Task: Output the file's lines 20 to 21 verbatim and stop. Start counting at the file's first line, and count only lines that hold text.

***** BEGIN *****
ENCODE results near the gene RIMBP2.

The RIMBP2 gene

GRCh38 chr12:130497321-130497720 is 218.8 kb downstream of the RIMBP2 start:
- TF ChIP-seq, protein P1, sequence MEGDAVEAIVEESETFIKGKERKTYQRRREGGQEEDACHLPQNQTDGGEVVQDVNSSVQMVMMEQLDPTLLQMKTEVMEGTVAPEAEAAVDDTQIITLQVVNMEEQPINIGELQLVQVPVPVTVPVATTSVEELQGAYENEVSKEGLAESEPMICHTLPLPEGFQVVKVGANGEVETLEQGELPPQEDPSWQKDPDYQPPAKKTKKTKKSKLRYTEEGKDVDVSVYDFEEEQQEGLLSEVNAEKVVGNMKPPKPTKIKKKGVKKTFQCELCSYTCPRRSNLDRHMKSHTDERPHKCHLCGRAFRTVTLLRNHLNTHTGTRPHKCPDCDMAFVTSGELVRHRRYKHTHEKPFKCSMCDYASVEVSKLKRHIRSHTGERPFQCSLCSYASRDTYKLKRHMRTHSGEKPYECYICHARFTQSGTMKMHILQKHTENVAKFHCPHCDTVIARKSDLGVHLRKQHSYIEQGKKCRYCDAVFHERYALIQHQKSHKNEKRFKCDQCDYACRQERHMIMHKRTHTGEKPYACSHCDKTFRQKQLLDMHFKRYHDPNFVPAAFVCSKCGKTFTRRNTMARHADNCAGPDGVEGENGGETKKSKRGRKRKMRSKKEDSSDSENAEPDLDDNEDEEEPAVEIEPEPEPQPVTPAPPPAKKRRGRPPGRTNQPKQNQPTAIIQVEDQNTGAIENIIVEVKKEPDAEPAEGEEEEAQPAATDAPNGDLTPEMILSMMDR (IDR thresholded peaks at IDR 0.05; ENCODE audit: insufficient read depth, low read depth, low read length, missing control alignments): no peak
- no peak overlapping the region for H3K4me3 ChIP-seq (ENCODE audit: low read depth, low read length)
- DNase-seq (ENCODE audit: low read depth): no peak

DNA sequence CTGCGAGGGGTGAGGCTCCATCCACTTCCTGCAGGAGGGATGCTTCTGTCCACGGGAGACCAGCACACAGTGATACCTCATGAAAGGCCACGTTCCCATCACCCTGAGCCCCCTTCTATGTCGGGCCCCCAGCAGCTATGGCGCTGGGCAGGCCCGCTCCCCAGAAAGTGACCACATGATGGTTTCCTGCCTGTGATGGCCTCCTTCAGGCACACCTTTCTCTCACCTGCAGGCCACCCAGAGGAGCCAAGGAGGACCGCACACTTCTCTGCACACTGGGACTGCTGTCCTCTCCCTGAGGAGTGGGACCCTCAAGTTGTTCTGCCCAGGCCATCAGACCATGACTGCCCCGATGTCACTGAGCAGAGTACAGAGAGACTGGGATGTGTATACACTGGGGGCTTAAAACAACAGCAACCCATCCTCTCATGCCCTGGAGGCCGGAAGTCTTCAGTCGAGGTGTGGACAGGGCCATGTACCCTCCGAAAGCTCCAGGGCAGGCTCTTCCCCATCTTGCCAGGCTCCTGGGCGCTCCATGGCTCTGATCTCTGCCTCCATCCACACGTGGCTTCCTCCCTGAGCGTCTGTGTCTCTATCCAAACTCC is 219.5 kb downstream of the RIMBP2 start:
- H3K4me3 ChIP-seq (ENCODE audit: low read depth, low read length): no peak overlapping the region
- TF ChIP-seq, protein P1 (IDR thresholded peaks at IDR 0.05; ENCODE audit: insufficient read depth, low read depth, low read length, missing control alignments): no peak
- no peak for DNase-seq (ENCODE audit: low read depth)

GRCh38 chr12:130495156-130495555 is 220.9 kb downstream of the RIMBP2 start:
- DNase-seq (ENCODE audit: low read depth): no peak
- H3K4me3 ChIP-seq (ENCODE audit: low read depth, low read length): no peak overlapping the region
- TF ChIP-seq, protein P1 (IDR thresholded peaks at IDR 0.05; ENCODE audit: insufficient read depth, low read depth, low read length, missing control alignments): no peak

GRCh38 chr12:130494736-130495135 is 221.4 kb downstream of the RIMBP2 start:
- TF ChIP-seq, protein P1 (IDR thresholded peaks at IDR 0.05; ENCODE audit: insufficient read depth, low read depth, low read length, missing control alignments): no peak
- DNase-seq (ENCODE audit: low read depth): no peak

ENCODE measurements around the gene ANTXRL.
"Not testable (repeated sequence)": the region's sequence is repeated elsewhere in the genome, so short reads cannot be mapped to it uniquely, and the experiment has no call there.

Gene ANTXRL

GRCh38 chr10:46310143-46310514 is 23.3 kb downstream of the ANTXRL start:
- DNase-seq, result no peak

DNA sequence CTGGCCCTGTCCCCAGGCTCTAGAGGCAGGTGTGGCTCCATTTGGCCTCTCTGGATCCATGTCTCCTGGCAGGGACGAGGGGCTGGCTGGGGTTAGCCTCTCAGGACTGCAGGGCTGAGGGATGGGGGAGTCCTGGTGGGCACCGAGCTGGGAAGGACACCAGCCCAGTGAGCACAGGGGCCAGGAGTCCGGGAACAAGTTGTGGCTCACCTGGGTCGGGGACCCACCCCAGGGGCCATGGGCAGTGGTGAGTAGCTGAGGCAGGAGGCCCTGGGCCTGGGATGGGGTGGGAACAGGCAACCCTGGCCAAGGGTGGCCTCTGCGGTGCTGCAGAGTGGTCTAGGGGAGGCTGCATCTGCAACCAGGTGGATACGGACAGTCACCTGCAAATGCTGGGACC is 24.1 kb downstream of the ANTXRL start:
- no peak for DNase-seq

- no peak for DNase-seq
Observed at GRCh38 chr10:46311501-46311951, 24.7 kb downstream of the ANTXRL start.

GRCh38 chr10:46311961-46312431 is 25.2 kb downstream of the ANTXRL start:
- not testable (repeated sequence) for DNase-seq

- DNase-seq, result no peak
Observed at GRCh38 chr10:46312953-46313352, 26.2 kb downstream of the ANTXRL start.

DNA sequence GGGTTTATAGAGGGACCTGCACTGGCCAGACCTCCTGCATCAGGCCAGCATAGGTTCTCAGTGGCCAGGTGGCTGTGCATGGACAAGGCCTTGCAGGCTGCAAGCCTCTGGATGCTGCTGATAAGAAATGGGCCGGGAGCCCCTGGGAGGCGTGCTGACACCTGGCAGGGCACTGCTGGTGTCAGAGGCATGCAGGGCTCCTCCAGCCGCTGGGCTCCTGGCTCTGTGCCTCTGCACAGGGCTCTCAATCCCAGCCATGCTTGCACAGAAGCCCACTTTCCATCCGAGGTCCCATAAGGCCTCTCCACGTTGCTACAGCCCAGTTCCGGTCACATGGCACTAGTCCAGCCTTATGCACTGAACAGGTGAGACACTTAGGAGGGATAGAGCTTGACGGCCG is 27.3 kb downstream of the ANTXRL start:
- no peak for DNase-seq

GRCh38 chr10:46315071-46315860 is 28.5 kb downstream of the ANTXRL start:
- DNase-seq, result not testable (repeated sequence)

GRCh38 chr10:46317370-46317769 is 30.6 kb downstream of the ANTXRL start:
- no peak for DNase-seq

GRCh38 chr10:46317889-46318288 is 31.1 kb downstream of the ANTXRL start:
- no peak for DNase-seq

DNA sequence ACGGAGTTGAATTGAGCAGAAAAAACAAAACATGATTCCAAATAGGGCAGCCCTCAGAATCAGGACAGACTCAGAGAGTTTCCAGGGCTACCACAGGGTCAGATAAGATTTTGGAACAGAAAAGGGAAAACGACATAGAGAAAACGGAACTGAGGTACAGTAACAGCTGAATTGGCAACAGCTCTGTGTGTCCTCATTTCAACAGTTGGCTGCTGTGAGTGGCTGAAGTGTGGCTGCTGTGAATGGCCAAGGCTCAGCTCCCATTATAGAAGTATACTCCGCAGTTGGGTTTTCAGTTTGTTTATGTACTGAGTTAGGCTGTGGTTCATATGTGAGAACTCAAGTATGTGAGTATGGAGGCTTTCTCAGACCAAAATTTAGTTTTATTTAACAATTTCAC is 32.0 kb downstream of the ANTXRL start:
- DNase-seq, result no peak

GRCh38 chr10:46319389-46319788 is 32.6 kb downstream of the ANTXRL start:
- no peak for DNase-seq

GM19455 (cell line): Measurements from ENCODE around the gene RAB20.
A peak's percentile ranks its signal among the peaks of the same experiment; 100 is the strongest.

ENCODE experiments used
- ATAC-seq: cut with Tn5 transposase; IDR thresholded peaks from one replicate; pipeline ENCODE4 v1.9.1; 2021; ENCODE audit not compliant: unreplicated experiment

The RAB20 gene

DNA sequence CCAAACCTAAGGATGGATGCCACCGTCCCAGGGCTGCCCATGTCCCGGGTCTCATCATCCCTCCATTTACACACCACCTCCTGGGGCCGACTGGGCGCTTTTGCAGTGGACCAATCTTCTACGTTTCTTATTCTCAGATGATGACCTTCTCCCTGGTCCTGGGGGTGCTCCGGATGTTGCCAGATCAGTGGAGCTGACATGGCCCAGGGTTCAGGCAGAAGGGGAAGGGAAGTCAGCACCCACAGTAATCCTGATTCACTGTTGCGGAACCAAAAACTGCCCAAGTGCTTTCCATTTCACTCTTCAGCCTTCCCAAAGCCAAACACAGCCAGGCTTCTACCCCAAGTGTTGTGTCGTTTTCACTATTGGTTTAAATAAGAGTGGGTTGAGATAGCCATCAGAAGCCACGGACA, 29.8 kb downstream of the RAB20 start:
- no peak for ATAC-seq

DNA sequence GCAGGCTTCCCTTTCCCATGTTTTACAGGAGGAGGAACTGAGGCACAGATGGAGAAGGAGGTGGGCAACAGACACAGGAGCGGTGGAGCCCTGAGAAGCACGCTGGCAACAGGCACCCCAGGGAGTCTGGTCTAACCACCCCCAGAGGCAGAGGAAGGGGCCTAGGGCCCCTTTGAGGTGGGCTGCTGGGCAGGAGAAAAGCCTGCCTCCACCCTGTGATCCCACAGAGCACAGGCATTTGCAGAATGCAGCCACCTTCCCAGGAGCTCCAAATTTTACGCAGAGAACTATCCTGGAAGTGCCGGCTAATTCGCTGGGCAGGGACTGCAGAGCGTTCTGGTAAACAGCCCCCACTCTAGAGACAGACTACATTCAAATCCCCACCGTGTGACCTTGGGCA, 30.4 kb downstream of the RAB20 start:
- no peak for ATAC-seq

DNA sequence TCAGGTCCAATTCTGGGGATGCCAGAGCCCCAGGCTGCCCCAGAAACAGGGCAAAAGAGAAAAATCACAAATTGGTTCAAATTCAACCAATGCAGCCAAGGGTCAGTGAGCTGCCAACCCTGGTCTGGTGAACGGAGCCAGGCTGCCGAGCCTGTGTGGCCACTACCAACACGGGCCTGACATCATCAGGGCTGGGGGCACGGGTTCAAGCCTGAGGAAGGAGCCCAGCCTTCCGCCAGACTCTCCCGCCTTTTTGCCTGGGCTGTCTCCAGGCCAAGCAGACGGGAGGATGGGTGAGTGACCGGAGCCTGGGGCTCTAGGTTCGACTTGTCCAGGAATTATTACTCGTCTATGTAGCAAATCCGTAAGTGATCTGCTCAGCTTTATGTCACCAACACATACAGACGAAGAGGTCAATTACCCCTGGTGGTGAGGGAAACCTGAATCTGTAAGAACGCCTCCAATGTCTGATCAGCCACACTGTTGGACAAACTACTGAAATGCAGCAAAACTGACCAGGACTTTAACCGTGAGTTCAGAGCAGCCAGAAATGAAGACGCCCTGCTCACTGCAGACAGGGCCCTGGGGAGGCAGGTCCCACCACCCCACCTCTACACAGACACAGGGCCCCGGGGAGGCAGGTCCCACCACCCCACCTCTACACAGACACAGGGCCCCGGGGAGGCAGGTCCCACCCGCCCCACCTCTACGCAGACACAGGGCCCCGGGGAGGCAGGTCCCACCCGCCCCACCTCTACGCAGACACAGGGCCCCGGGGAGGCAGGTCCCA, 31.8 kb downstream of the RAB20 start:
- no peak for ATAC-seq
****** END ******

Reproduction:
Gene ANTXRL

GRCh38 chr10:46310143-46310514 is 23.3 kb downstream of the ANTXRL start: